While weight gets flies down we can't ignore the effects of the leader tippet on fly descent.  With leader landing on the water parallel to the surface descent is inhibited.  The longer it takes the flies to get down to depth the shorter the effective drift length.  There is good reason for saying the flies should always land first.  This has the tippet coming down to the water at an angle which allows for the flies to descend quicker.  One of the best casts to achieve this is the tuck cast.  The steeper the tuck the less impact on the descent through the water column.  Once you get the tuck cast down you find that you can back off a bit on the amount of weight needed to get the flies to depth.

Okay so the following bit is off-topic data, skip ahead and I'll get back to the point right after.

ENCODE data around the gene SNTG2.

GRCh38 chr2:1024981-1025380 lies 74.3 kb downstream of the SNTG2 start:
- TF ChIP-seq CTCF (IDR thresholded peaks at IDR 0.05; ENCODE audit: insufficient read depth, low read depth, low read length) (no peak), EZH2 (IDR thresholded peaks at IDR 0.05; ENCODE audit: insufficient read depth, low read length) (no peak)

Well, there we have it.  Now it's time to take all of this, put it together and go fishing.  The more we do the better we become.  We become better at determining where trout hold.  We become better at presenting our flies more accurately and we become better at recognizing takes.  And all of this means we get to admire more trout as they're brought to hand!